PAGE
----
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A pilot study comparing a protocol using intermittent administration of glargine and regular insulin to a continuous rate infusion of regular insulin in cats with naturally occurring diabetic ketoacidosis
- Gallagher, Brandi R., Mahony, Orla M., Rozanski, Elizabeth A., Buob, Sibylle, Freeman, Lisa M.
- Journal of veterinary emergency and critical care 2015 v.25 no.2 pp. 234-239
- appetite, bicarbonates, cats, hyperglycemia, insulin, ketonemia, ketosis, pH, randomized clinical trials, veterinary medicine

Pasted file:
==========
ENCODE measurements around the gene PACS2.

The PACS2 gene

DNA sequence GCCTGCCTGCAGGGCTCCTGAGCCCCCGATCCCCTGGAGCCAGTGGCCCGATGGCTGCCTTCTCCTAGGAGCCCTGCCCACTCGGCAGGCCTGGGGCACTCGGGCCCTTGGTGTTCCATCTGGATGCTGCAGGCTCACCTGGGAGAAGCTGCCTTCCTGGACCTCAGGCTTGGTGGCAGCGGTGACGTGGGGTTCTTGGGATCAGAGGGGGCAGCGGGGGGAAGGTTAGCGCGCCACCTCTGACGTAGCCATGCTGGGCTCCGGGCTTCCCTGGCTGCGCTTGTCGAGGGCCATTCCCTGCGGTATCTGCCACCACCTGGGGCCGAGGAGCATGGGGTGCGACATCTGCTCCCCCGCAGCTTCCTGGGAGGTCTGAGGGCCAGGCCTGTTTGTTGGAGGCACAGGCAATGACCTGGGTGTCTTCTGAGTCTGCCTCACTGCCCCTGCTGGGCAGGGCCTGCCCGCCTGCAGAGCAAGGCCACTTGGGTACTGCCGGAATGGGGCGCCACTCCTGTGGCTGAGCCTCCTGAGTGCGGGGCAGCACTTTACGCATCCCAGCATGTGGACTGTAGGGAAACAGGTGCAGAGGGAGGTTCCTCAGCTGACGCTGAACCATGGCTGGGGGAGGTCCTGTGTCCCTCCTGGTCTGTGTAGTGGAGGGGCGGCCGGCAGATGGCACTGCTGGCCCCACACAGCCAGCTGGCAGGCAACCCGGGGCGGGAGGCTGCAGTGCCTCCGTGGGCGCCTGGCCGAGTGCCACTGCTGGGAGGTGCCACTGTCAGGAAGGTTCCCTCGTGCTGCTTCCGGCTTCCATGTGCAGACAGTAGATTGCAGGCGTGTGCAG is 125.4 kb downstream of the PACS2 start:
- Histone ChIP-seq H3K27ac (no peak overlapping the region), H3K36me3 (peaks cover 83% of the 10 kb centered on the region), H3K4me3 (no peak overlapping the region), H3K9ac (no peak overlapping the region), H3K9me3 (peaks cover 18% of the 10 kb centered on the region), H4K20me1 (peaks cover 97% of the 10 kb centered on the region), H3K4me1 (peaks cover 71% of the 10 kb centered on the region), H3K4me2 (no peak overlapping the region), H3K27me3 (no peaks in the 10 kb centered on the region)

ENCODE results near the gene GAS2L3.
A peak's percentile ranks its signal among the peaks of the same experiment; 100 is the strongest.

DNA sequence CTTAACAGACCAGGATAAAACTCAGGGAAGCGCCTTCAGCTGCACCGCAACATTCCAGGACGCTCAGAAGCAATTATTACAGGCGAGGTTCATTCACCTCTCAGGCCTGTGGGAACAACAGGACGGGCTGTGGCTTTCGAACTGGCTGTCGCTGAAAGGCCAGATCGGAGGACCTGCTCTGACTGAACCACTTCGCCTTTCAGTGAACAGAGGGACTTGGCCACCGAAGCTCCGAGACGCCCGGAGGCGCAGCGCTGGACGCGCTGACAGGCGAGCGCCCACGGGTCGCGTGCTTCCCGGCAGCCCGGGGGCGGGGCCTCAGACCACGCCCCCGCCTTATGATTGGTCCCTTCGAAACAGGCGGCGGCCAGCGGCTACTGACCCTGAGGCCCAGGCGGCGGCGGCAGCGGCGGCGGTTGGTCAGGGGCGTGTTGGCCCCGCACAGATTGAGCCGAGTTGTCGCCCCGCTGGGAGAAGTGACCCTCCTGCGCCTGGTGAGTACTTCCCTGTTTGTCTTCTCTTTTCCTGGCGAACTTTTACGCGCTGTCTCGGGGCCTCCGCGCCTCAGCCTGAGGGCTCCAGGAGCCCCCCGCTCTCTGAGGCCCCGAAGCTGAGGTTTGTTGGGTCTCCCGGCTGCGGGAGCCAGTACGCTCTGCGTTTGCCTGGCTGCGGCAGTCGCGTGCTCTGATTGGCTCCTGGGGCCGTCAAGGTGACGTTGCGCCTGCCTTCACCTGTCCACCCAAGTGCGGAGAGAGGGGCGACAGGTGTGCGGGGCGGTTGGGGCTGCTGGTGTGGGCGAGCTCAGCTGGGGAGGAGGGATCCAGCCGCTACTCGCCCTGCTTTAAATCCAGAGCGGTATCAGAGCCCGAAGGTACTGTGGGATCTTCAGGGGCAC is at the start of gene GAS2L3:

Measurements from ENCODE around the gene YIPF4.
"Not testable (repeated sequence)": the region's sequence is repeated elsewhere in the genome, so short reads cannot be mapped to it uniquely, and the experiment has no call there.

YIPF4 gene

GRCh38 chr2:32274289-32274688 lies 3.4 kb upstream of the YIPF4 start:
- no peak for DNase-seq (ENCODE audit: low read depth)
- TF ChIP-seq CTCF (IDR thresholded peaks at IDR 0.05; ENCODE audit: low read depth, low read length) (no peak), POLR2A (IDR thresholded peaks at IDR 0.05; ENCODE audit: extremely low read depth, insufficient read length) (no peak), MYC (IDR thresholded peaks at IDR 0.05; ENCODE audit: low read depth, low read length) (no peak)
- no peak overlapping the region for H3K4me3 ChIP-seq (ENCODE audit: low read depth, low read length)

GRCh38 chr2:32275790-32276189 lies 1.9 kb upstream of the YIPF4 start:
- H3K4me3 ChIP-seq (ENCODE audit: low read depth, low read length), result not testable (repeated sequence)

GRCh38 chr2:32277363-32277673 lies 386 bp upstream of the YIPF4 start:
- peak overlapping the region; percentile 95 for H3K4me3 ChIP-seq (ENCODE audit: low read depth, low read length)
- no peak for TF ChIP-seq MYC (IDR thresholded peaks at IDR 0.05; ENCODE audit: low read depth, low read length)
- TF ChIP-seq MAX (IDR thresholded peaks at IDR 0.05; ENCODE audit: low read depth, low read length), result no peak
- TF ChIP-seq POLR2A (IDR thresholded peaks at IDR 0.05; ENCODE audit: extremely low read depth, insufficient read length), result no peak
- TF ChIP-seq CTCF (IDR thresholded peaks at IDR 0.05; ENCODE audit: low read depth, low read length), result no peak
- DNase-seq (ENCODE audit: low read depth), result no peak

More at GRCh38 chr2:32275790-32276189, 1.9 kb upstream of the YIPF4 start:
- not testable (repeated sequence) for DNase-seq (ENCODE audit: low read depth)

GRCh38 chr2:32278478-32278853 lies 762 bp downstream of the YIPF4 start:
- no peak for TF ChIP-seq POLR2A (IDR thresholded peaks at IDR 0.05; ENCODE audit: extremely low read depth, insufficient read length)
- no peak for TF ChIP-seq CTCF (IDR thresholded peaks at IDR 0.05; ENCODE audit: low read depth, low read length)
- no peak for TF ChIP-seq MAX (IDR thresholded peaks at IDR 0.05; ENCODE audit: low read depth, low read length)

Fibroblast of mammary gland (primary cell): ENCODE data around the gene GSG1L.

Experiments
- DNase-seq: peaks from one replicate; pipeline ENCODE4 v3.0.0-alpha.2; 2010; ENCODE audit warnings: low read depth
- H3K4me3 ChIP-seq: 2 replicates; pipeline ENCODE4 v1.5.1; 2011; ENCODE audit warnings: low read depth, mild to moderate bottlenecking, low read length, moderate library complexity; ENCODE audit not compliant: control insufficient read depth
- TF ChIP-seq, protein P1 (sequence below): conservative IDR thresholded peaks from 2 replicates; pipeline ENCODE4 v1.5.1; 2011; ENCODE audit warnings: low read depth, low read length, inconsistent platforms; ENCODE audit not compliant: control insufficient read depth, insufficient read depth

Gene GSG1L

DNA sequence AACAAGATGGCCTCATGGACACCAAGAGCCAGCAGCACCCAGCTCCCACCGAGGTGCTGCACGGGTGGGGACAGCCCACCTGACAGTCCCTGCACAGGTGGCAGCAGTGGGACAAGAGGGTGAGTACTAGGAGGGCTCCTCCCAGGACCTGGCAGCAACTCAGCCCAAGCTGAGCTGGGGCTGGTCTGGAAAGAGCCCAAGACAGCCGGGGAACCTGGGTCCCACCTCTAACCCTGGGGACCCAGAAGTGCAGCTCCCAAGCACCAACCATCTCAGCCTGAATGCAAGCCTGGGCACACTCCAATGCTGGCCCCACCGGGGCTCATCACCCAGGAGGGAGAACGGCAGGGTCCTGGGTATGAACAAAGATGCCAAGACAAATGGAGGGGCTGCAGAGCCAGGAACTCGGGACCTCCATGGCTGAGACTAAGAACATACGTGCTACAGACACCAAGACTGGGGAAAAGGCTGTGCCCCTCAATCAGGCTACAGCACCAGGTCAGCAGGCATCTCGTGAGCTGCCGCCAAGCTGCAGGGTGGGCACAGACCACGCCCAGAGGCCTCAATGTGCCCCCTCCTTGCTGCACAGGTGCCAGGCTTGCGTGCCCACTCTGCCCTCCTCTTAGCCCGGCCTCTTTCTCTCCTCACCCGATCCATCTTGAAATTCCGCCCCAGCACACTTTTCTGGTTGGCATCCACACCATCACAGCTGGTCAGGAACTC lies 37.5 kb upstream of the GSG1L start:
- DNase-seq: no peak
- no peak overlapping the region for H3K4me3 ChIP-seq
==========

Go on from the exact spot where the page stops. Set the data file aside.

- OBJECTIVE: The goal of this pilot study was to compare regular insulin administered by continuous rate infusion (CRI) to an approach using insulin glargine and regular insulin administered intermittently. DESIGN: Prospective randomized clinical trial. SETTING: University teaching hospital. ANIMALS: Sixteen cats with diabetic ketoacidosis (DKA). INTERVENTIONS: Cats with DKA were randomized to either low‐dose regular insulin CRI (CRI group; n = 8) or intermittent short‐ and long‐acting insulin injections (subcutaneous [SC] glargine plus intramuscular [IM] regular insulin; SC/IM group; n = 8). MEASUREMENTS AND MAIN RESULTS: Time of normalization of pH, bicarbonate, hyperglycemia, ketonemia, and appetite, as well as duration of hospitalization were recorded. Eleven of 16 cats (59%) survived to discharge, with no difference in survival between groups (P = 0.99). Times of resolution of hyperglycemia (P = 0.02) and ketonemia (P = 0.04), and normalization of pH (P = 0.04), and bicarbonate (P = 0.03) were significantly shorter in the SC/IM group. Cats in the SC/IM group also had a significantly shorter duration of hospitalization (SC/IM: median = 54 hr [range, 19–118 hr]; CRI: median = 111 hr [range, 58–271 hr]; P = 0.04). Time of first meal was not significantly different between groups. CONCLUSIONS: Although further research is required, an approach using intermittent short‐ and long‐acting insulin injections appeared to be an effective option for treatment of DKA in cats.